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Impact
Impact!
NHL.com's Online Magazine
Nov/2002, Vol. 1, Issue 2
  • With teams from seas to shining sea, getting there is half the fun

  • Before air travel, NHL players took the train to the game

  • Wigge: Getting there is easier nowadays

  • A year later, Koivu still inspires

  • Blue Jackets' Klesla has star power

  • Euro path often leads back to NHL

  • Behind the scenes: Mike Emrick helps broadcasters hit the right notes

  • The Dropkick Murphys are rock's equivalent of Terry O'Reilly really!

  •  
    Mike Richter
    Quinn: I can remember 1994 when I was in Vancouver and we played the New York Rangers in the Stanley Cup Finals -- and they had not changed time zones since the first of the year while we were traveling 500-600 miles on short flights and 1,000-2,000 miles on longer ones.

    Wigge on travel
    Getting there is easier nowadays
    By Larry Wigge



    Today's players travel in the lap of luxury from city to city around the National Hockey League compared to how teams made the circuit in the 1980s ... and before.

    "Now they either have their own planes or they make almost all of the trips by charter," laughed Hockey Night in Canada TV analyst Harry Neale, who made his rounds as coach and general manager in Hartford, Detroit and Vancouver. "When I was in Vancouver in the late-1970s, there was no Calgary or Edmonton or Colorado for a relatively quick trip. Los Angeles was the team in closest proximity.

    "That meant for long homestands and even longer road trips. Once, I was so frustrated that I asked the pilot to try taking us out over the ocean because we couldn't win at home or on the road."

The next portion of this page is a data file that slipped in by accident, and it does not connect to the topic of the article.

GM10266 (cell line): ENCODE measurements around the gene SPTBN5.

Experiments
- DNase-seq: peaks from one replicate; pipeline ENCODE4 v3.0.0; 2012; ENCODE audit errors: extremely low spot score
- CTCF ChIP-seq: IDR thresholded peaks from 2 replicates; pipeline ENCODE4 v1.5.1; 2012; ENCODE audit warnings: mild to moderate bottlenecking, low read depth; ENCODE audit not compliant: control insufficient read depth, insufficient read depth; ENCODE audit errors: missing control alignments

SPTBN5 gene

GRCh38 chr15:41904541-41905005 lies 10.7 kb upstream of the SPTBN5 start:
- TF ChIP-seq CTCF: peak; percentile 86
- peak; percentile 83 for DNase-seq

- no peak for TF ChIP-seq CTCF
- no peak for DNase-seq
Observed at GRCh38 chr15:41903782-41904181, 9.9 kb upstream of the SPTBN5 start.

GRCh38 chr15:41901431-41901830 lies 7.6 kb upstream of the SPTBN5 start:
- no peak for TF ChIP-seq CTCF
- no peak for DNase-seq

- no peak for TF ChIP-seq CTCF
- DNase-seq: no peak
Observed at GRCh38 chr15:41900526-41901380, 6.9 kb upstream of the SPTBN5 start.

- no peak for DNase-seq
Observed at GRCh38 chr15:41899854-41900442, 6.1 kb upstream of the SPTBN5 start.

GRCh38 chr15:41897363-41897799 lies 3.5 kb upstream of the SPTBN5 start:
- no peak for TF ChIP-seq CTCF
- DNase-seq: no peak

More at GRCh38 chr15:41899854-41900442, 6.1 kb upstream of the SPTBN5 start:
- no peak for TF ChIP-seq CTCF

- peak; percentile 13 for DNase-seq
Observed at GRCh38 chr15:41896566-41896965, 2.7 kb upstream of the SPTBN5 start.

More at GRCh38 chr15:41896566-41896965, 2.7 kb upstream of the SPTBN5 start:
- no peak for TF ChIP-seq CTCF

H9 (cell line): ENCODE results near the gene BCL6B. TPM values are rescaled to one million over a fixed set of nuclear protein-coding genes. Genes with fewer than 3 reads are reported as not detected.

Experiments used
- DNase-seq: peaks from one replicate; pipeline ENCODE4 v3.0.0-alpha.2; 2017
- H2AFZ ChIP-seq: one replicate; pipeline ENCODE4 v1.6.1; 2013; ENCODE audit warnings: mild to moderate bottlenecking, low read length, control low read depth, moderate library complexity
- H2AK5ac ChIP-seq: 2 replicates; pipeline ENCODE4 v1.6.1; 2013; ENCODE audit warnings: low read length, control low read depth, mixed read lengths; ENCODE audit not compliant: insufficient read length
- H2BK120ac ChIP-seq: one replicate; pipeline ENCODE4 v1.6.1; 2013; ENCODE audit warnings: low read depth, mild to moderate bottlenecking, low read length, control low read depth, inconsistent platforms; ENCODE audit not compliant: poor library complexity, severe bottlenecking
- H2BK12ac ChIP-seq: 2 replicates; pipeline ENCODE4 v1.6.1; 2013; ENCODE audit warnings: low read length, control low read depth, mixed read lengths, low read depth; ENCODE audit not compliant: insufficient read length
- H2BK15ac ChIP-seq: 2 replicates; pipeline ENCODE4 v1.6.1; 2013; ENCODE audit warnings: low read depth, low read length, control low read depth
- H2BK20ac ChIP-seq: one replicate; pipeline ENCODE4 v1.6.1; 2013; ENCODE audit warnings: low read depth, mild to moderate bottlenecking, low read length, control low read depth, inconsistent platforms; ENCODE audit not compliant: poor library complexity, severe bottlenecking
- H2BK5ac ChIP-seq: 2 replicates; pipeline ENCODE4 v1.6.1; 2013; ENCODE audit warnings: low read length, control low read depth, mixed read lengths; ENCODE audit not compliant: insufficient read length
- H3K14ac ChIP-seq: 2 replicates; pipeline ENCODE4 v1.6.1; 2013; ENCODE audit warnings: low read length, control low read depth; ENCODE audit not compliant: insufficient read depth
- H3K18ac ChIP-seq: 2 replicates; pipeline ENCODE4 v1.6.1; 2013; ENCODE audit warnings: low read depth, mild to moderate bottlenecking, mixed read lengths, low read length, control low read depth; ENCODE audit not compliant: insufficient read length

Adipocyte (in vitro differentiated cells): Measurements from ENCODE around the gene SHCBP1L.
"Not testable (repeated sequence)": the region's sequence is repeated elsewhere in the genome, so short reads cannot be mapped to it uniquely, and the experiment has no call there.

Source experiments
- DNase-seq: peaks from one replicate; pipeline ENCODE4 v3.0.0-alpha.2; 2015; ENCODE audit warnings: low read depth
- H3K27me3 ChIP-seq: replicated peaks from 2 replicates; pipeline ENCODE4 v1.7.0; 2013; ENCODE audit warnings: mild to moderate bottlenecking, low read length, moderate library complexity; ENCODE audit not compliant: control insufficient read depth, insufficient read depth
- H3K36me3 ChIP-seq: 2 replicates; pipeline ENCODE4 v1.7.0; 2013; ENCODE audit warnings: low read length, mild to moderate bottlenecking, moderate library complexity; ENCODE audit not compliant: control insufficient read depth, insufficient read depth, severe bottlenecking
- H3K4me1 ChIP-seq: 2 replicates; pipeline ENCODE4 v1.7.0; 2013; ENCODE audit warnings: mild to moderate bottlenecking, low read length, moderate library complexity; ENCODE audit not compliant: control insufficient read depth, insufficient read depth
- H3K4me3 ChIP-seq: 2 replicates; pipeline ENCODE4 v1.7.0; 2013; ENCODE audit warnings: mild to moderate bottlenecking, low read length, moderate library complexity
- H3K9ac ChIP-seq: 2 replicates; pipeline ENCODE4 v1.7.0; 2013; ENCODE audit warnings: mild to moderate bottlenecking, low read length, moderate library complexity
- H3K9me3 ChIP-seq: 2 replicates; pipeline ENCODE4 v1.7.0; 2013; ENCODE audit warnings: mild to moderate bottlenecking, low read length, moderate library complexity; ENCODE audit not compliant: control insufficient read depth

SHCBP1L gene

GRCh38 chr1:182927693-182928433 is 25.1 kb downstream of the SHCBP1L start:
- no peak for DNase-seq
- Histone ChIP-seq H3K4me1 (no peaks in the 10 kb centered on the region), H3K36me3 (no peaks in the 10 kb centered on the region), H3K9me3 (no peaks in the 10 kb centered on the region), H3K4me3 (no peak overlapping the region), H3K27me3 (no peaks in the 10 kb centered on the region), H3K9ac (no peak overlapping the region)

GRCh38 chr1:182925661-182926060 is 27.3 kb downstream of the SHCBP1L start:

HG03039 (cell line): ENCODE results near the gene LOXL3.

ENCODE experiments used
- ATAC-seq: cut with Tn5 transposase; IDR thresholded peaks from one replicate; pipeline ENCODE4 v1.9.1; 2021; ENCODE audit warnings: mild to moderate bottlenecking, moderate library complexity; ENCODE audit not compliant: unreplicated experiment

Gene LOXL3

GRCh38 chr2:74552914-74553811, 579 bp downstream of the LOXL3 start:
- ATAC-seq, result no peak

"Western teams still have the worst of the travel," says Toronto Maple Leafs GM-coach Pat Quinn. "We can play for months without having to go out of the Eastern Time Zone. I can remember 1994 when I was in Vancouver and we played the New York Rangers in the Stanley Cup Finals -- and they had not changed time zones since the first of the year while we were traveling 500-600 miles on short flights and 1,000-2,000 miles on longer ones.

    "There was never any time for practice. That time was spent waiting in airports."

    Meanwhile, teams in the East were often back home in their beds after games and at practice the next day.

    "I think the biggest change came around 1981-82 for most teams. That's when I became general manager at Hartford and we chartered for about 60 percent of the games we played," recalls St. Louis Blues GM Larry Pleau. "Before then, a lot of teams either took connecting flights or went on the train. I know when I was with the Canadiens we always traveled by train to Toronto. I remember that well because I'm a little claustrophobic and I always had to keep the curtain open in my berth or else I felt the walls were closing in on me."

    That most of the teams were introduced to charter flights in the 1980s didn't mean all of the teams wanted to spend the money to travel that way. I remember Blues owner Harry Ornest (from 1983-86) complaining about his team being called "cheapskates" while the Boston Bruins, for one, traveled just as frugally as the Blues. "Harry O" claimed he was doing the NHL a favor since the League and Blues were being sued by interests in Saskatoon, Saskatchewan, who wanted to buy the team from the Ralston Purina Company in 1983 but the deal was blocked and the NHL had to prove this team could make money in St. Louis.

    Doug MacLean
    Doug MacLean had a stressful season with the Blues in 1985-86, due to some unique travel arrangements.
    Columbus Blue Jackets GM Doug MacLean just smiled and shook his head when Ornest's name came up.

    "We have our own plane in Columbus," MacLean says. "We shared a plane with the Tigers in Detroit (when Doug was an assistant coach and assistant GM under Bryan Murray) and most of our flights were charter when I was in South Florida (when he was coach of the Panthers). But

    "When I was an assistant coach for the Blues (under Jacques Martin and Ornest in 1985-86), part of my job was to arrange the travel. There were no charters and no direct flights, only connecting routes. I'd have to get to the airport hours before our flight to make sure I had 20 tickets for the players in my hands, but my No. 1 priority was making sure I had an aisle seat for (GM) Ron Caron. No aisle seat and I was dead. As you can imagine, that was one of the longest seasons I've ever had."